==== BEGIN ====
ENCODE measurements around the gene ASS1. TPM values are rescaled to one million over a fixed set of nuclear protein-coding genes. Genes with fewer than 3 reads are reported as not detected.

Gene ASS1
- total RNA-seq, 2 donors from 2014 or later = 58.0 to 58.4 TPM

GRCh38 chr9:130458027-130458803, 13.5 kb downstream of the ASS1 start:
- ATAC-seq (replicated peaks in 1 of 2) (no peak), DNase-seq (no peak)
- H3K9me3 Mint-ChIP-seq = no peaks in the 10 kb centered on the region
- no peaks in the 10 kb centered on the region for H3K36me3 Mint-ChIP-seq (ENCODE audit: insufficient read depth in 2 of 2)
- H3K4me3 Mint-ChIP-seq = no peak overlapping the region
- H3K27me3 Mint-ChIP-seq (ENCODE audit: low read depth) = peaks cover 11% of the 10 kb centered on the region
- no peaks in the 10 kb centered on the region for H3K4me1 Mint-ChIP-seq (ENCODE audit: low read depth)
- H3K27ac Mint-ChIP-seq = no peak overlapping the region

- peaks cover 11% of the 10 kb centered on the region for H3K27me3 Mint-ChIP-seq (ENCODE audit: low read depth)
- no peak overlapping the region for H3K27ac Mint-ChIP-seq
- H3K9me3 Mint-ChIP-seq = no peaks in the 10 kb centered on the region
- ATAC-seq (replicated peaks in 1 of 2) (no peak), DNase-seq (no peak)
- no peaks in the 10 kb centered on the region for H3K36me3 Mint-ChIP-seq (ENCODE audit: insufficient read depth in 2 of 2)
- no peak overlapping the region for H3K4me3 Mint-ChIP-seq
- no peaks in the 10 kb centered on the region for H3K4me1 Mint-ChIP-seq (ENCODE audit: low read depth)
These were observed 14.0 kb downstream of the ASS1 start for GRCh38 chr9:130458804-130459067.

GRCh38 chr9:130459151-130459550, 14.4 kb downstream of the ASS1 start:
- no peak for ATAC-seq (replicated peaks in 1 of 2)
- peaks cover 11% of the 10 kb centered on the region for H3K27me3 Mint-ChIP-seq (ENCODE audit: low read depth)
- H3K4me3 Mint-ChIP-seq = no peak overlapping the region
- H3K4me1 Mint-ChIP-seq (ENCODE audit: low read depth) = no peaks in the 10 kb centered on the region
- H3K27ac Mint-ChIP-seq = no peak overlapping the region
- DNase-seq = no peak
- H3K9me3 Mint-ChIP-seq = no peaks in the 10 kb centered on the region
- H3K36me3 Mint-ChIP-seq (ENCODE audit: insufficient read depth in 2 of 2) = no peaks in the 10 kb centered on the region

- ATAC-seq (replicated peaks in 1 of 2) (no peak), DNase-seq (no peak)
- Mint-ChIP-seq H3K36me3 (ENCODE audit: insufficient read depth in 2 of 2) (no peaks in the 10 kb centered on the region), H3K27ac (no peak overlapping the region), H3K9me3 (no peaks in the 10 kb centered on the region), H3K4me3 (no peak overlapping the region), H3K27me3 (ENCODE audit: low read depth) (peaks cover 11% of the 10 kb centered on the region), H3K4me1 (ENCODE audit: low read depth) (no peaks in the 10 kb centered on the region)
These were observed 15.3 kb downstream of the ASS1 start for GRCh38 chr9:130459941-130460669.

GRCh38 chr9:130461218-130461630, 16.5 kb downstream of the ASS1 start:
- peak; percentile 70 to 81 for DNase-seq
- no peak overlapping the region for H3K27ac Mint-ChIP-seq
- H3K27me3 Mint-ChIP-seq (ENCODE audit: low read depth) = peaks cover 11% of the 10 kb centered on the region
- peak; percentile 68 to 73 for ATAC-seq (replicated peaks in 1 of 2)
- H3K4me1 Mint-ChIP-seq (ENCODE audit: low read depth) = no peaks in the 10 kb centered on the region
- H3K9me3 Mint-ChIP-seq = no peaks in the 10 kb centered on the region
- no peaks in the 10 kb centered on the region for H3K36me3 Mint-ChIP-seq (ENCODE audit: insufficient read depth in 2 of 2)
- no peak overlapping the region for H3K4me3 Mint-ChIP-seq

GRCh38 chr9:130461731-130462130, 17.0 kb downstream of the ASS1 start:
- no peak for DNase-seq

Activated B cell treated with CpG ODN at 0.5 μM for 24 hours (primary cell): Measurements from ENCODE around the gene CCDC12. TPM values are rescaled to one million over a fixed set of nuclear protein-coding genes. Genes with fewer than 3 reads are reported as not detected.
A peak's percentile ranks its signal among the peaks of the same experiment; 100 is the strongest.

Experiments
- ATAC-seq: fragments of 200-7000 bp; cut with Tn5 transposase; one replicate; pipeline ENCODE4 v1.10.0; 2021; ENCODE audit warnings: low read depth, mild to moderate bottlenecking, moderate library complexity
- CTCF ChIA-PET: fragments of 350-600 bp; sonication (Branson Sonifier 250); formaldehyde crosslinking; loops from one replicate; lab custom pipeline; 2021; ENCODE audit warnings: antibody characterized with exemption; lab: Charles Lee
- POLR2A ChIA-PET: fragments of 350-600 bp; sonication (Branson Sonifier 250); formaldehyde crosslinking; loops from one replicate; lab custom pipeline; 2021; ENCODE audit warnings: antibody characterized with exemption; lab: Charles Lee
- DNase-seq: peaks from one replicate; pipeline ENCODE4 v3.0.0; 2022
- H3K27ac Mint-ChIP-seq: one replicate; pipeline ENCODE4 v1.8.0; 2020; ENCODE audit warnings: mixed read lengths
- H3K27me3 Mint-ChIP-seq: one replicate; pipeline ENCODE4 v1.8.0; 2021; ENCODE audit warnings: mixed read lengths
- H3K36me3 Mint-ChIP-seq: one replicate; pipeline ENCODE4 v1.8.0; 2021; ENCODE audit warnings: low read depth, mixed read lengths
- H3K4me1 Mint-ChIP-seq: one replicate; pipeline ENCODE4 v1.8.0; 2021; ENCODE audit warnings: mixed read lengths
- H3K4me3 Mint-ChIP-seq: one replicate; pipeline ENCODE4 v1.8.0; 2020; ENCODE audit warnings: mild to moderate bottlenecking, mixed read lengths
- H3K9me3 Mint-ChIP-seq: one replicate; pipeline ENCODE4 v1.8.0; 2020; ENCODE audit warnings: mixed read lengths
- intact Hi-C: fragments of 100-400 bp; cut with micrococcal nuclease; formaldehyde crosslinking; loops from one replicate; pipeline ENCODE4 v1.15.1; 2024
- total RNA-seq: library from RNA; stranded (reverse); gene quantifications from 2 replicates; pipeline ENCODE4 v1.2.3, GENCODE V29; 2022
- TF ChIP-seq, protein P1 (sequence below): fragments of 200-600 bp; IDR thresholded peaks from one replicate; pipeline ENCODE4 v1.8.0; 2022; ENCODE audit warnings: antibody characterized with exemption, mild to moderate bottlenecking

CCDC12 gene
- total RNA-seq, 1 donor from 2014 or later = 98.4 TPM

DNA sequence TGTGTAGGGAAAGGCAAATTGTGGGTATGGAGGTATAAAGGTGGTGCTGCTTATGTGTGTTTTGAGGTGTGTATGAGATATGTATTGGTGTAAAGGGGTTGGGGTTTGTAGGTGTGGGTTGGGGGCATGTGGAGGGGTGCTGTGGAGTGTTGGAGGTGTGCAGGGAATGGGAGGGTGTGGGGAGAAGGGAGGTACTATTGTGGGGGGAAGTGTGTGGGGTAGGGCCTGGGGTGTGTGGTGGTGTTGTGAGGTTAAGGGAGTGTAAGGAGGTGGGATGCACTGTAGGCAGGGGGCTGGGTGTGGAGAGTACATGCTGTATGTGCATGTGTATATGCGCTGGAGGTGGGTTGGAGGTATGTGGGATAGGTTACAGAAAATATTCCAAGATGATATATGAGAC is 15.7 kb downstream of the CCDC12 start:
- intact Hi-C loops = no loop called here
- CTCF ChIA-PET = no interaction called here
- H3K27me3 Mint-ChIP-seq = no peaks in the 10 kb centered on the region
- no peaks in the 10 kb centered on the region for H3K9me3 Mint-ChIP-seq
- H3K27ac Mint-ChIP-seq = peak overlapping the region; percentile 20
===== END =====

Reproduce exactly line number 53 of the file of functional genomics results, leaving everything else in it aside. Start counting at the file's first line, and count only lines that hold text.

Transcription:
- H3K4me1 Mint-ChIP-seq: one replicate; pipeline ENCODE4 v1.8.0; 2021; ENCODE audit warnings: mixed read lengths